Iran's Nuclear Progress

Thursday, April 13, 2006

MAHMOUD AHMADINEJAD continues to help the Bush administration's effort to convince the U.N. Security Council that more concerted action is needed to stop Iran's nuclear program. His loud announcement yesterday that Iran had succeeded in enriching uranium confirmed recent warnings by U.S. officials -- dismissed by some as exaggerated -- that Tehran's nuclear program was fast advancing. His defiant and exaggerated claim that "Iran has joined the club of nuclear nations" ought to make clear to Russia, China and other Security Council members how seriously the Iranian regime is taking their demand that it freeze its enrichment work. That is: not seriously at all.

Though the technological breakthrough Mr. Ahmadinejad touted -- the successful operation of a cascade of centrifuges to enrich uranium to the degree needed for nuclear fuel -- leaves Iran well short of the means to build a nuclear bomb, it is significant. It ought to prompt some rethinking about how long it might be before the Iranian regime can back up, with a nuclear weapon, its president's threat to wipe Israel from the map. Some in Washington cite a U.S. intelligence estimate that an Iranian bomb is 10 years away. In fact the low end of that same estimate is five years, and some independent experts say three. Iran has announced plans to install 3,000 centrifuges at its plant in Natanz by the end of 2006; according to former nuclear weapons inspector David Albright, that many working centrifuges could produce enough highly enriched uranium for a nuclear weapon in less than a year.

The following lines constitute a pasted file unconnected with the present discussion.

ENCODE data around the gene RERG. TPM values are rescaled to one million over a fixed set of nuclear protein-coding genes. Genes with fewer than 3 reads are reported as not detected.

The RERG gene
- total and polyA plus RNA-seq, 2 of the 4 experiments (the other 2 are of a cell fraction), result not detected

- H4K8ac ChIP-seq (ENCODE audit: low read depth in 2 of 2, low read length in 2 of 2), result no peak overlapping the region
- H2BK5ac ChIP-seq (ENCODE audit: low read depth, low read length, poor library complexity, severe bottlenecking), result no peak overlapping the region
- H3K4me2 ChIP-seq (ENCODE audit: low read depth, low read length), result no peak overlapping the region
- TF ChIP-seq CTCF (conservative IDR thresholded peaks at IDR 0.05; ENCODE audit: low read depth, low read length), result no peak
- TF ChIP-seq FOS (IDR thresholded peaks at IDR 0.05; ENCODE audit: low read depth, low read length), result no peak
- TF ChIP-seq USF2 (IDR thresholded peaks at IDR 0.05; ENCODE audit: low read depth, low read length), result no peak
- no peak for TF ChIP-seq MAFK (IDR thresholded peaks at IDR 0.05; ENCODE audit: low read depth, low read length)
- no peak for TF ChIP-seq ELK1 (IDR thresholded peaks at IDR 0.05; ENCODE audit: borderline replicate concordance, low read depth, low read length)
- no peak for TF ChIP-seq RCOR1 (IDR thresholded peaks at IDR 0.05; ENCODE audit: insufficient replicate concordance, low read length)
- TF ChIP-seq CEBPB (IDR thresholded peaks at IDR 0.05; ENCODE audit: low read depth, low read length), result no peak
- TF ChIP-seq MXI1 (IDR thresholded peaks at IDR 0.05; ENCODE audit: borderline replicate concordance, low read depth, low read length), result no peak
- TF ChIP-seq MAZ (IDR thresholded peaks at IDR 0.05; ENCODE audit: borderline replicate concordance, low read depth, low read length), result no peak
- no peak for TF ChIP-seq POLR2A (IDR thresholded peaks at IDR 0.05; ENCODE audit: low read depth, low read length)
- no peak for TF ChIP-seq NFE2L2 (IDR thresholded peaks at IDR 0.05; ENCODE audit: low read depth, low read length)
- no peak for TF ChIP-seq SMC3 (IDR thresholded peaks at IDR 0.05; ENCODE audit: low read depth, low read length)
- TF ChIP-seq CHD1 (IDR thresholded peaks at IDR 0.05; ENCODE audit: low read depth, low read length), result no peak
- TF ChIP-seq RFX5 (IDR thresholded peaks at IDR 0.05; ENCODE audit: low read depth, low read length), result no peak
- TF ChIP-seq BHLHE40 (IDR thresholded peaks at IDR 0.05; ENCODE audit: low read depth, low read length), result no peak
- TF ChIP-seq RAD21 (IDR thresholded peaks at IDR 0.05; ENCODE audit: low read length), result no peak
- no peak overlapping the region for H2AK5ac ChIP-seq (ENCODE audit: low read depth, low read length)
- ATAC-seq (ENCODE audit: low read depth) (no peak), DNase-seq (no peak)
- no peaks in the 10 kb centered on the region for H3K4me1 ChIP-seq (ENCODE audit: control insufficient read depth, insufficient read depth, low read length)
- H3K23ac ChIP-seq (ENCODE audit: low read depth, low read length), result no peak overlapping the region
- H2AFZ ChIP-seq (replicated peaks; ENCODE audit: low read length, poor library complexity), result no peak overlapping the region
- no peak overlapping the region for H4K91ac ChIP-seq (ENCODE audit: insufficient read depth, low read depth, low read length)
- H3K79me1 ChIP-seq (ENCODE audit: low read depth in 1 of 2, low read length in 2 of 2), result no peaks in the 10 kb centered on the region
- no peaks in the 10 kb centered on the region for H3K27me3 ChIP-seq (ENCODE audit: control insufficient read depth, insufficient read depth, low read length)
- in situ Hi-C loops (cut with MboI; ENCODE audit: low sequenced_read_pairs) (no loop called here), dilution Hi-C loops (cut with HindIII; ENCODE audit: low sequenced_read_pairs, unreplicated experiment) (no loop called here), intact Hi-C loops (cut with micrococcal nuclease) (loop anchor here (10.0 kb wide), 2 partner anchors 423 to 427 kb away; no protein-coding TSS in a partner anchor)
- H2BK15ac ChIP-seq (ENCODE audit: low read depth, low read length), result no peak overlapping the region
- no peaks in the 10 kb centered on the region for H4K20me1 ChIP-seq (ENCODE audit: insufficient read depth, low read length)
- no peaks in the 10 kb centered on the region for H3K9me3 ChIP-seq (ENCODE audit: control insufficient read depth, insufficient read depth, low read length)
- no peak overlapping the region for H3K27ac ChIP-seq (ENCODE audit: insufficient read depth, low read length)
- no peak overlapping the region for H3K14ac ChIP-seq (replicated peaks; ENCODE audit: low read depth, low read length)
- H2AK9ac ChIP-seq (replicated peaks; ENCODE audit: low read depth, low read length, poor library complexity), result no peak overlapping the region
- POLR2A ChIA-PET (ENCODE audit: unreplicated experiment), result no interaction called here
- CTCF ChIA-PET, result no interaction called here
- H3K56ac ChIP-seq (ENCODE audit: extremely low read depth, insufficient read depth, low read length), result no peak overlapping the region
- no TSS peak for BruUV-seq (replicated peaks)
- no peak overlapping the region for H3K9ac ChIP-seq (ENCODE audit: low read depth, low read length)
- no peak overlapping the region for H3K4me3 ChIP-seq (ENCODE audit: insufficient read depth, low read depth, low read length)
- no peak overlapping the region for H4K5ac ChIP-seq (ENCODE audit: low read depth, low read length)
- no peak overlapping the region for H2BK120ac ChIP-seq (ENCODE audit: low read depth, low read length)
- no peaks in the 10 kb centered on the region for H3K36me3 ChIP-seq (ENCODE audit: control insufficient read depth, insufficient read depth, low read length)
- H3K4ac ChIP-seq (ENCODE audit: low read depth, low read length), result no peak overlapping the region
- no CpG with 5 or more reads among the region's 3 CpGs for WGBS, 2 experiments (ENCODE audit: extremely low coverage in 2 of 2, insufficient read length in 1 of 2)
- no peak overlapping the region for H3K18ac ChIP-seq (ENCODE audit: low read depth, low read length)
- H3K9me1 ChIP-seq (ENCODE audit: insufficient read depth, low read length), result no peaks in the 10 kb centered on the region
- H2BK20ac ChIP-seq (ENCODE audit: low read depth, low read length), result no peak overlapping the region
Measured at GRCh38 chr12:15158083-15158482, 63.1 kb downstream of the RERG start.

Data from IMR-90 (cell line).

Mr. Ahmadinejad's provocative grandstanding also offers an answer to those who argue that his government would abandon its breakneck dash for an enrichment capability if only it were offered the right incentives -- such as security guarantees and "a political dialogue" with the United States. Not only has Tehran shown no interest in previous carrots dangled by Europe and Russia, but its president clearly relishes a confrontation with the West. His answer to those Iranian moderates who worry that the country might be isolated, or economically harmed, is to point to the Security Council's record thus far, which suggests there is no danger of such action.

Last weekend brought several news reports about the Pentagon's contingency planning for military action against Iran. As The Post reported, no attack is likely in the short term, and many specialists in and outside the government doubt such action would be effective. But unless the diplomacy on Iran can be made to work, this administration or its successor may have to choose between war and accepting Iran as a nuclear power. A workable diplomacy will have to include sticks as well as carrots: It will have to show Iranians that defiance of the Security Council, and provocations such as those of Mr. Ahmadinejad, will have tangible consequences.

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